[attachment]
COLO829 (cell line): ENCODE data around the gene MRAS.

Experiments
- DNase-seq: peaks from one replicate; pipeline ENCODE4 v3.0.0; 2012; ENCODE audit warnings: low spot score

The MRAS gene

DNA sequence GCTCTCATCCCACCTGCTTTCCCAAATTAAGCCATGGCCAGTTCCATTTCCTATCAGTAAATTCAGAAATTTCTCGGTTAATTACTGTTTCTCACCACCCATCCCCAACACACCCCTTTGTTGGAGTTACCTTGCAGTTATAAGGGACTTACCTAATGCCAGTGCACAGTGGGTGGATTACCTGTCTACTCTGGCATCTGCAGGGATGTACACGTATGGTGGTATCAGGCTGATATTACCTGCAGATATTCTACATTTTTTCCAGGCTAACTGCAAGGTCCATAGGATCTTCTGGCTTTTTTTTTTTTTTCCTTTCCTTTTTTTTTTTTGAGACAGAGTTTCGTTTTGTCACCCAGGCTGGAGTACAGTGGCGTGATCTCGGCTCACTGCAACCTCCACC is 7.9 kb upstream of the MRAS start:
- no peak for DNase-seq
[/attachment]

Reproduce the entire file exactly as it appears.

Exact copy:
COLO829 (cell line): ENCODE data around the gene MRAS.

Experiments
- DNase-seq: peaks from one replicate; pipeline ENCODE4 v3.0.0; 2012; ENCODE audit warnings: low spot score

The MRAS gene

DNA sequence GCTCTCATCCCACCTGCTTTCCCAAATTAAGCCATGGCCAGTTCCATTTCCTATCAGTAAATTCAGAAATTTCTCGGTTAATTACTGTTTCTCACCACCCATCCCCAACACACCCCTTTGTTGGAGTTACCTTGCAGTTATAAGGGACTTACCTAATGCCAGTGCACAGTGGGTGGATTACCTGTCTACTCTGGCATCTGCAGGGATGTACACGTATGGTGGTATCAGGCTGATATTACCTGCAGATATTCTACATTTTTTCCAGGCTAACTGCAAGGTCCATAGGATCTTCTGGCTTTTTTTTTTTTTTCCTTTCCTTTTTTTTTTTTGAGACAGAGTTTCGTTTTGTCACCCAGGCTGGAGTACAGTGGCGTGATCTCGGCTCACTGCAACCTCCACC is 7.9 kb upstream of the MRAS start:
- no peak for DNase-seq